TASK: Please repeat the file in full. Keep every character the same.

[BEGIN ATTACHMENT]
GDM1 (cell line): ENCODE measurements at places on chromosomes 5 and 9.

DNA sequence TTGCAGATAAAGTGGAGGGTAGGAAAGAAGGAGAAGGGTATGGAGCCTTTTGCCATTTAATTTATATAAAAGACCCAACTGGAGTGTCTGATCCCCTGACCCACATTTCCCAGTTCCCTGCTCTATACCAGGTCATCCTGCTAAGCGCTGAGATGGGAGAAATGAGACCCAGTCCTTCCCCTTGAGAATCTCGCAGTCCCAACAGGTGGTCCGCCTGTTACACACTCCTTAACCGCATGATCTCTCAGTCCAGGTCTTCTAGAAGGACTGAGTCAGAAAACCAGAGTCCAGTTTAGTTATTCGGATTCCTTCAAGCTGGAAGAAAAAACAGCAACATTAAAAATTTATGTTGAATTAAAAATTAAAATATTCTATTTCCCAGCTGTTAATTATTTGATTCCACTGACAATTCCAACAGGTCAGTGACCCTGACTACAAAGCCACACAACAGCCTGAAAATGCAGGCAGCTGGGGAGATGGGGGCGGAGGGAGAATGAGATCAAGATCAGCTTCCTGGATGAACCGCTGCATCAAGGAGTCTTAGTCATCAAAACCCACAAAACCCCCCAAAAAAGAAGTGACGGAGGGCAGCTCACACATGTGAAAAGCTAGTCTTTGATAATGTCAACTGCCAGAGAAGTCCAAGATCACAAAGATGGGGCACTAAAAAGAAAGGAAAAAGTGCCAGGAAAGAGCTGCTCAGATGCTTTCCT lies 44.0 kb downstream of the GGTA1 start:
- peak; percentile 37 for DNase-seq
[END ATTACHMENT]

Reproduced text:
GDM1 (cell line): ENCODE measurements at places on chromosomes 5 and 9.

DNA sequence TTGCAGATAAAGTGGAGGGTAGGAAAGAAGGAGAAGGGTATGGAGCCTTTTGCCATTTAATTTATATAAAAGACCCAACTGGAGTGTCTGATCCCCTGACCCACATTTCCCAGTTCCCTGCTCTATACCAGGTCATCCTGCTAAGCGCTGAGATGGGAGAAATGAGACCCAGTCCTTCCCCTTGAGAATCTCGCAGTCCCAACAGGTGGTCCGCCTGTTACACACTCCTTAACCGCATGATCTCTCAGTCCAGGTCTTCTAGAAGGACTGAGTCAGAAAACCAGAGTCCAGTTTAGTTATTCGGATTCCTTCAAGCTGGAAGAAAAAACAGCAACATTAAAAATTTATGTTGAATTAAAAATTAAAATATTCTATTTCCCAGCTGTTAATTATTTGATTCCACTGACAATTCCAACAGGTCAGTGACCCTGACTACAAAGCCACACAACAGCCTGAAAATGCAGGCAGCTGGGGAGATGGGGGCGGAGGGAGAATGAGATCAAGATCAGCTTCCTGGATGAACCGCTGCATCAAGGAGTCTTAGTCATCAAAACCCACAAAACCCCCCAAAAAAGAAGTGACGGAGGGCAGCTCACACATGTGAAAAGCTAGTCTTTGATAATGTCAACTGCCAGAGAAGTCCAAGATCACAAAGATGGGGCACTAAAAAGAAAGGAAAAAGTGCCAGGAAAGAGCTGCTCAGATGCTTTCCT lies 44.0 kb downstream of the GGTA1 start:
- peak; percentile 37 for DNase-seq